Los Angeles started off well enough. They had runs of 15-0 and 10-0 and looked ready to break the game open; L.A. led by 11 at one point. The Mavericks hung around, though, as they kept forcing the game to slow down every time they got the ball. The Lakers countered by trying to turn it into a track meet. They ran out on breaks and in the halfcourt, they passed the ball around. Nick Young made all four of his threes, D’Angelo Russell scored 13 in the first half, and the Lakers led by seven at the half.

Then good Laker ball stopped after halftime.

The offense stalled and we saw the same frustrating rock pounding and lack of movement. On the other side, the Mavericks picked them apart with high screen and rolls all night. I said that the Lakers had to communicate often on defense as they tend to get lost in switches, which leaves for open threes. And I also mentioned that Dallas shoots a lot of threes. The Mavs made them pay as they cashed in on 14 of their 31 shots behind the arc (Lakers only made seven). The Lakers have played like this all month but this seems to be the most glaring loss out of all of them.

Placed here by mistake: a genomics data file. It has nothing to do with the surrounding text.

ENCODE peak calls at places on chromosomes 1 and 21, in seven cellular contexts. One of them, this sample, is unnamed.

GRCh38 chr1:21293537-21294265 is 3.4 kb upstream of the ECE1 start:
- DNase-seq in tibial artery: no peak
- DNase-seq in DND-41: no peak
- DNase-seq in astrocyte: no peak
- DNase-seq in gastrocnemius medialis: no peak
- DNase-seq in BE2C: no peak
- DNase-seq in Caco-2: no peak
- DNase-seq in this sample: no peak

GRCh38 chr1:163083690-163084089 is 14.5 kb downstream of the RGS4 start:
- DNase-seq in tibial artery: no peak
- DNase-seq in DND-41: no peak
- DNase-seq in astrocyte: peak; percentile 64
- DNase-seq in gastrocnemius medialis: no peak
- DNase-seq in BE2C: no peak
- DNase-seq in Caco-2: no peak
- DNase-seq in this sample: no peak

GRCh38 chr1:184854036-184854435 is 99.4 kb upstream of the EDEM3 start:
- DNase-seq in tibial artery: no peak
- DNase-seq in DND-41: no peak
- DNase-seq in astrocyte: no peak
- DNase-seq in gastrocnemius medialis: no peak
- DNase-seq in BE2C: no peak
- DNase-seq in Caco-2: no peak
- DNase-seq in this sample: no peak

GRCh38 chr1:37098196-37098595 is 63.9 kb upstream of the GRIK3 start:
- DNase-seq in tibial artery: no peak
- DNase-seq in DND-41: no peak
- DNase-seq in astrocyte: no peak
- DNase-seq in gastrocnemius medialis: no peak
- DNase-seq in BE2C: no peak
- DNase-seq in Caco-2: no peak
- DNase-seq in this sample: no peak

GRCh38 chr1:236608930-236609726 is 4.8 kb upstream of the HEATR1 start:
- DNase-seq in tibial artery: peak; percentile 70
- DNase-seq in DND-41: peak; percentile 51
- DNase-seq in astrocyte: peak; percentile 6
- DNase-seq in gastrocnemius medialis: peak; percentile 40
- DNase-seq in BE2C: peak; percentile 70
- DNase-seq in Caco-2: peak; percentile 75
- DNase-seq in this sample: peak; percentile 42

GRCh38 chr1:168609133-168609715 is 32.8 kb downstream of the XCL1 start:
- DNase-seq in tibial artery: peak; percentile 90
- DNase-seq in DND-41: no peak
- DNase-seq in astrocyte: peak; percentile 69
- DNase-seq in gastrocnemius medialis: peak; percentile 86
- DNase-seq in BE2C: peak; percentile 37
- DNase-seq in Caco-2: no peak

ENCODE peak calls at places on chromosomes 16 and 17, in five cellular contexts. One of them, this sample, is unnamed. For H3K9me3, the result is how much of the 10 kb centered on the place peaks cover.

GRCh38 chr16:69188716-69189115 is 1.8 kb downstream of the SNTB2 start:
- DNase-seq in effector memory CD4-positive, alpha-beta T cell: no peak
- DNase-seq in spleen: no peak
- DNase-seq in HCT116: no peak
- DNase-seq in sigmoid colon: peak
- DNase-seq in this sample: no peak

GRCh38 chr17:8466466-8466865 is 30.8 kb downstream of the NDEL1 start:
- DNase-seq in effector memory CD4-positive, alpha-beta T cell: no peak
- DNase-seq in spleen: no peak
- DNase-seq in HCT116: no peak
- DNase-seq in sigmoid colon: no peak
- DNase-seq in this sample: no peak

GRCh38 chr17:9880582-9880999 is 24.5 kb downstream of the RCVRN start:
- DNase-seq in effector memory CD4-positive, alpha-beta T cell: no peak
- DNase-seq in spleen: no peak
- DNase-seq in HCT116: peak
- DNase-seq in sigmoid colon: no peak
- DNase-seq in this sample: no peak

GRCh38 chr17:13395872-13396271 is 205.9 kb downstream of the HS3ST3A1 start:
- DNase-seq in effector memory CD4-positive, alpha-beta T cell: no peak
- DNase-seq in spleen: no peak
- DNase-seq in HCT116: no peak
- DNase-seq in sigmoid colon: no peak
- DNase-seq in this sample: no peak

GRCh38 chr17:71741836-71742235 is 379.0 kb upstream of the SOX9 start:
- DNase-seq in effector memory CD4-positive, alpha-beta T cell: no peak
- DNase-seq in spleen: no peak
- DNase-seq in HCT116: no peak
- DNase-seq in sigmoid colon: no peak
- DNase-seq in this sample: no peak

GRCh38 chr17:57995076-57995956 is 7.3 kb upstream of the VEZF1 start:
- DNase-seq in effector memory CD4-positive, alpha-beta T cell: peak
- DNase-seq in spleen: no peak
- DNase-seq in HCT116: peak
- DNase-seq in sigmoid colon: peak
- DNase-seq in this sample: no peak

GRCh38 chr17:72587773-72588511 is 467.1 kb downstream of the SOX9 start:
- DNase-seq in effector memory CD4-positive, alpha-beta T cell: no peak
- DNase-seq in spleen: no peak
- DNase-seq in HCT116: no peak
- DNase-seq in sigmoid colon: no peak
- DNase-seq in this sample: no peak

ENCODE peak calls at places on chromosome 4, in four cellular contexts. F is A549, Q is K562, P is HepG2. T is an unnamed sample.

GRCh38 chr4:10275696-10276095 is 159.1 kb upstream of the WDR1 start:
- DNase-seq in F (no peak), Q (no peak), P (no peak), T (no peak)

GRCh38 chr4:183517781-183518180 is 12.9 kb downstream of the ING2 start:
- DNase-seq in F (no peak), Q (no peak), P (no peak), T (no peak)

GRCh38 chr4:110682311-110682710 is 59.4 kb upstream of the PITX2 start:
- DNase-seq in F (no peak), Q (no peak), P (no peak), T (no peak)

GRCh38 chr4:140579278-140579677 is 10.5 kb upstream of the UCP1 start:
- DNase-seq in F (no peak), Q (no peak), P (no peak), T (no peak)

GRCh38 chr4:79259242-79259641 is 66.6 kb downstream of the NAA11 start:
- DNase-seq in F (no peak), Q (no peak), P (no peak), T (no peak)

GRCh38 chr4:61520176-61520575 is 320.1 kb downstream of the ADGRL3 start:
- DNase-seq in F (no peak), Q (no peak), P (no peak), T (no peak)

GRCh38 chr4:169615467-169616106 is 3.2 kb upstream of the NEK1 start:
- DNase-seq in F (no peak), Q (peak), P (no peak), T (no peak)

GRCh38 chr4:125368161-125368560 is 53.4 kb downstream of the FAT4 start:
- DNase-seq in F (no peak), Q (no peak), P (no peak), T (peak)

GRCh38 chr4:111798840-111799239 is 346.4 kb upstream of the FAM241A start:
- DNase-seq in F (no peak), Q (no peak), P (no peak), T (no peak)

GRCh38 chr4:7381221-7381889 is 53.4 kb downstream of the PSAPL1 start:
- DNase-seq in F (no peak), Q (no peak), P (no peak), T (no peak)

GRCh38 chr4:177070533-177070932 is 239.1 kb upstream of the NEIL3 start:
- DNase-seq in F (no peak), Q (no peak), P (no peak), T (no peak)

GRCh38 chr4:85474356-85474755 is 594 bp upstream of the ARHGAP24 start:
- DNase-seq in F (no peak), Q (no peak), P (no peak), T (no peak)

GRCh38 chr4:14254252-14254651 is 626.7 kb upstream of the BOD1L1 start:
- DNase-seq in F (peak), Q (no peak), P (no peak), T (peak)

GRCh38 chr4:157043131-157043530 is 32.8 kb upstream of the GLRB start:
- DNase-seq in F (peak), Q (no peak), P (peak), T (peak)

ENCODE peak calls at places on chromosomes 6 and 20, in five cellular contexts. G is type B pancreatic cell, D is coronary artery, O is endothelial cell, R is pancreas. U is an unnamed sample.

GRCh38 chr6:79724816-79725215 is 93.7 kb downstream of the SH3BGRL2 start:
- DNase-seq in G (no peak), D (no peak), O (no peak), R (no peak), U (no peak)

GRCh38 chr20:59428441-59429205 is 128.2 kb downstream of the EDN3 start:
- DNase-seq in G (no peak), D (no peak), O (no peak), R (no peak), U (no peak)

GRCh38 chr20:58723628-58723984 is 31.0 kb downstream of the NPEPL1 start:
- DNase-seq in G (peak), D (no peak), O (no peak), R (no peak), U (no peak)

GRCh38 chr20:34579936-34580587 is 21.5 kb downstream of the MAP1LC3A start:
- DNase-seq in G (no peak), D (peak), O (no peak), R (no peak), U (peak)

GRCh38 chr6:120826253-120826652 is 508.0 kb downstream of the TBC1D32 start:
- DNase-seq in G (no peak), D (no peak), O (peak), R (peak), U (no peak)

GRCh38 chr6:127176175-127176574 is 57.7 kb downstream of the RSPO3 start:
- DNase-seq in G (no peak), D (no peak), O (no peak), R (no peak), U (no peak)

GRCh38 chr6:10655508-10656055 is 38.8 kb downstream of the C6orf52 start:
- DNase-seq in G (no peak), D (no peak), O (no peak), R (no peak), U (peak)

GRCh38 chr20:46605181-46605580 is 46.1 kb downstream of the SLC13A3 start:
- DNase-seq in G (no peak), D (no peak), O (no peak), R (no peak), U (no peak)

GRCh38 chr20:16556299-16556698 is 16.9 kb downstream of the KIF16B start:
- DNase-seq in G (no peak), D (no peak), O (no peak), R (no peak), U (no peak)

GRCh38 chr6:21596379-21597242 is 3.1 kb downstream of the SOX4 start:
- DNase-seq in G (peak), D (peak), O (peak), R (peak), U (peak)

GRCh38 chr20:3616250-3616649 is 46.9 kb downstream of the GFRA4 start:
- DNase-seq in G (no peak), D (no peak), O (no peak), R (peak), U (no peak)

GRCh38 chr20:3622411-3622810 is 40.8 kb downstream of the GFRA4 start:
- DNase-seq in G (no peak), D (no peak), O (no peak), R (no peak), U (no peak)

Going iso for the Lakers really played into the hands of Dallas. Mavericks wanted to play it slow and it’s exactly what they got in the second half. Dallas made the most out of their possessions and they outscored Los Angeles, 31-13, in the third quarter. For a 5:19 stretch in that period, L.A. did not score. The Lakers would only go on to score 32 points overall in the second half.